OFFICE OF INSURANCE REGULATION, Appellant, v. STATE FARM FLORIDA INSURANCE COMPANY, Appellee.
The Florida Office of Insurance Regulation appeals an order finding that State Farm Florida Insurance Company's “QUASR data” meets the definition of trade secret under Florida law and is exempt from public disclosure. We affirm because the evidence supports the trial court's conclusion.
Section 624.424(10), Florida Statutes, requires insurers doing business in the State of Florida to file quarterly reports, known as QUASR reports, providing the following county-level data about its policies:
(a) Total number of policies in force at the end of each month.
(b) Total number of policies canceled.
(c) Total number of policies nonrenewed.
(d) Number of policies canceled due to hurricane risk.
(e) Number of policies nonrenewed due to hurricane risk.
(f) Number of new policies written.
(g) Total dollar value of structure exposure under policies that include wind coverage.
(h) Number of policies that exclude wind coverage.
In 2014, State Farm began filing its QUASR report with the Office on a diskette marked as confidential trade secret information. Aiming to keep its data confidential, its submission included a notice of trade secret as required by § 624.4213(1). After deducing that the Office intended to publicly release its QUASR data anyway, State Farm filed a complaint in circuit court seeking a declaratory judgment that its QUASR data constituted a trade secret exempt from Florida's Public Records Act and an injunction to keep the Office from releasing it to the public.
State Farm's complaint alleged that it wrote very limited new business from 2007 to 2014 and began writing additional new homeowners business in the first quarter of 2014. It claimed that the county-level data and information provided in its QUASR report was trade secret information that would allow competitors to identify where its business and marketing efforts were focused. The trial court ultimately held a non-jury trial in March 2016. Based on a statement of standards that the parties jointly submitted to the court, the trial court required State Farm to prove that its QUASR data (1) was information; (2) which derived independent economic value, actual or potential, from not being generally known to, and not being readily ascertainable by proper means by, other persons who can obtain economic value from its disclosure or use; and (3) was the subject of reasonable efforts to maintain its secrecy. The trial court found that the only disputed prong was (2), whether State Farm's QUASR data had actual or potential economic value. On this point, the court concluded from the evidence that State Farm satisfied the test. And it granted the relief that State Farm requested.
The Office now seeks reversal on appeal, arguing that State Farm failed to demonstrate that its QUASR data is a compilation of information that has independent economic value.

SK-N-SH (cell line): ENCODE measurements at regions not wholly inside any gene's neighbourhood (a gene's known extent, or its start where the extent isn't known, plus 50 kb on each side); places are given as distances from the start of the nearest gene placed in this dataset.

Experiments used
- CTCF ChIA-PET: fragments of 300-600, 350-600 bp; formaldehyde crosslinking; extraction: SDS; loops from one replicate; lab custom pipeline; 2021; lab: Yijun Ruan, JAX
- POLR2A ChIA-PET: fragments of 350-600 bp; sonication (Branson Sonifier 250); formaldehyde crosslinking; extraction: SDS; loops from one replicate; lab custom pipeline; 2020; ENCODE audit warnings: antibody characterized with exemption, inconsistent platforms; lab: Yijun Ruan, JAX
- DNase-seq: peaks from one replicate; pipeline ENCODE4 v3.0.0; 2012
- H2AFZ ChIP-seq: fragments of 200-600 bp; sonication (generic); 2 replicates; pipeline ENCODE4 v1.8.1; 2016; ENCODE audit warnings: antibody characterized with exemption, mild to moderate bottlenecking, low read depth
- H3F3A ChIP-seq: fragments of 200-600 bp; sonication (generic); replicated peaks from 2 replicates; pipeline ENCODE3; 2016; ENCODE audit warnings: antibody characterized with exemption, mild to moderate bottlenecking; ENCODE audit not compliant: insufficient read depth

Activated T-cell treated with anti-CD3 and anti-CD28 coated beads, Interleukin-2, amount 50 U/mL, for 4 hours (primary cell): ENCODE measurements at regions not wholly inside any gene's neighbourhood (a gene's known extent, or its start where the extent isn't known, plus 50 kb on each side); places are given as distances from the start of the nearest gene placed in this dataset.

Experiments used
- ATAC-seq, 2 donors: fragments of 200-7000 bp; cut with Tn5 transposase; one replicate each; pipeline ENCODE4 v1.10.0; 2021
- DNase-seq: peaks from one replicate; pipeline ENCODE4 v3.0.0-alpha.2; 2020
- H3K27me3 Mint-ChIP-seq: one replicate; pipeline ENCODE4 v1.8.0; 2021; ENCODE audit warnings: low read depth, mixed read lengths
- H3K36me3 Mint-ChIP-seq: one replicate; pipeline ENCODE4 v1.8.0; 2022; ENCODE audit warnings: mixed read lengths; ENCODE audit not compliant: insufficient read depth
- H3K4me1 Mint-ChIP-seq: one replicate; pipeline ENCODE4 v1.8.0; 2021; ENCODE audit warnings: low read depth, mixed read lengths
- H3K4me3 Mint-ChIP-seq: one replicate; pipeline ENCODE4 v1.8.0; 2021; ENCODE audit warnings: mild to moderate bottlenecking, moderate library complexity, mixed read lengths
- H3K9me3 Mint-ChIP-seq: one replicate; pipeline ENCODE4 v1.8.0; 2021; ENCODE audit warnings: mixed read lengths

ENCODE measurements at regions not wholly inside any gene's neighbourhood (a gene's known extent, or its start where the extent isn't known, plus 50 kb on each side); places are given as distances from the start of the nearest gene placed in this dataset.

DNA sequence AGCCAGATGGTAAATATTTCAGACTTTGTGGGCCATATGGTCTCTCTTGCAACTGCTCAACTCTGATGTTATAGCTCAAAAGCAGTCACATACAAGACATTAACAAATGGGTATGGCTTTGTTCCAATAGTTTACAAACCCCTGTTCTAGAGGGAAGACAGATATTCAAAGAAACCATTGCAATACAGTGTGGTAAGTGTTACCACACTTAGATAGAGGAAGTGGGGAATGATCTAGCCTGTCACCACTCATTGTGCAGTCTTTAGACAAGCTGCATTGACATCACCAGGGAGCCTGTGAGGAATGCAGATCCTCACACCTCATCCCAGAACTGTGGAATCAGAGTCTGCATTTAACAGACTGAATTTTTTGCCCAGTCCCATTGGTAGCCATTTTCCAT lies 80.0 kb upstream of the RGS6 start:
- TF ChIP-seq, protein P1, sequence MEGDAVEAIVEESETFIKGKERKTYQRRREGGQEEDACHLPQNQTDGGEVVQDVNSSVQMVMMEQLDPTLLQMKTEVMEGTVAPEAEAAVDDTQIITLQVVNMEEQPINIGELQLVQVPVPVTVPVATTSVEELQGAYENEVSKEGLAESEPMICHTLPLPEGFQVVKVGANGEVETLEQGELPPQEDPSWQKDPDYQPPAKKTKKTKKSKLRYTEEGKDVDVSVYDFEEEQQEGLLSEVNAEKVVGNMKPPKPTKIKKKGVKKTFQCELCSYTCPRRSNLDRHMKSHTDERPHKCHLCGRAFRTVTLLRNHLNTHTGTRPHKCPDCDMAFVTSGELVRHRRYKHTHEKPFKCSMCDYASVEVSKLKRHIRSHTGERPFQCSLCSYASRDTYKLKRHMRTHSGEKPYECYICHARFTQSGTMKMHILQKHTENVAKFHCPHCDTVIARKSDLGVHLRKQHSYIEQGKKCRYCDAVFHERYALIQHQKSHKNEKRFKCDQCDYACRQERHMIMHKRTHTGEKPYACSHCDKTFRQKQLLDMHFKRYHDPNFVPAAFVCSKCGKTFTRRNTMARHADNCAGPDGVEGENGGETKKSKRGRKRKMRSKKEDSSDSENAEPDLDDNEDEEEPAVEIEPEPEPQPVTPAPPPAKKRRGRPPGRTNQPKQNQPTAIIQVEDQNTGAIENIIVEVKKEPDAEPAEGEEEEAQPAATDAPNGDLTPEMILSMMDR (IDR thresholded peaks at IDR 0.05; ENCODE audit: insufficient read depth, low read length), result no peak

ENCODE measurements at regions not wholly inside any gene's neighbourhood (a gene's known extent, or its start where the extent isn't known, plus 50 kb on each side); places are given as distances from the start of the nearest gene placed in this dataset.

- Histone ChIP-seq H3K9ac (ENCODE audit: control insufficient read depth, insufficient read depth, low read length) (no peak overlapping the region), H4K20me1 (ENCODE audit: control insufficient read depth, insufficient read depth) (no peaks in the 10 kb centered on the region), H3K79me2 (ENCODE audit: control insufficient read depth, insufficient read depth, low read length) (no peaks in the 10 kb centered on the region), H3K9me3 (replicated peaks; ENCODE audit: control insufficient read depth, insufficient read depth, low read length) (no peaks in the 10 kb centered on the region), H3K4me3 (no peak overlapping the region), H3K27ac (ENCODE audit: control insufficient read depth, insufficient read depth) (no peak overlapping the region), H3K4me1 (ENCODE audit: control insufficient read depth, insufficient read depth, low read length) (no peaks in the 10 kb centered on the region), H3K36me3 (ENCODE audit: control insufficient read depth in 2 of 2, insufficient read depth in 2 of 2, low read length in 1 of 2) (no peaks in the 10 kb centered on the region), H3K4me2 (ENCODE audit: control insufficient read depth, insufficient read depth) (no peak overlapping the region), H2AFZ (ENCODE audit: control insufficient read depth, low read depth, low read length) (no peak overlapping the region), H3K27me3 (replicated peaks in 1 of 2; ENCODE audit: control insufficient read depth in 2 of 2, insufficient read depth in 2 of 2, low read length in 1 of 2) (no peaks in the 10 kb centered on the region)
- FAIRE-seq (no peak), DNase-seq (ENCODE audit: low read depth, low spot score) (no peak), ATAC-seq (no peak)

Florida has a broad public records policy providing “that all state, county, and municipal records are open for personal inspection and copying by any person.” § 119.01(1), Fla. Stat. But the Legislature has exempted trade secrets from the public records law. See § 815.045, Fla. Stat. According to the statute, this is because “the public and private harm in disclosing trade secrets significantly outweighs any public benefit derived from disclosure, and the public's ability to scrutinize and monitor agency action is not diminished by nondisclosure of trade secrets.” Id.
Under section 688.002(4), “trade secret” is defined as:
[I]nformation, including a formula, pattern, compilation, program, device, method, technique, or process that:
(a) Derives independent economic value, actual or potential, from not being generally known to, and not being readily ascertainable by proper means by, other persons who can obtain economic value from its disclosure or use; and
(b) Is the subject of efforts that are reasonable under the circumstances to maintain its secrecy.
§ 688.002(4), Fla. Stat. Likewise, section 812.081(c) defines “trade secret” as:
[T]he whole or any portion or phrase of any formula, pattern, device, combination of devices, or compilation of information which is for use, or is used, in the operation of a business and which provides the business an advantage, or an opportunity to obtain an advantage, over those who do not know or use it. The term includes any scientific, technical, or commercial information, including financial information, and includes any design, process, procedure, list of suppliers, list of customers, business code, or improvement thereof. Irrespective of novelty, invention, patentability, the state of the prior art, and the level of skill in the business, art, or field to which the subject matter pertains, a trade secret is considered to be:
2. Of value;
3. For use or in use by the business; and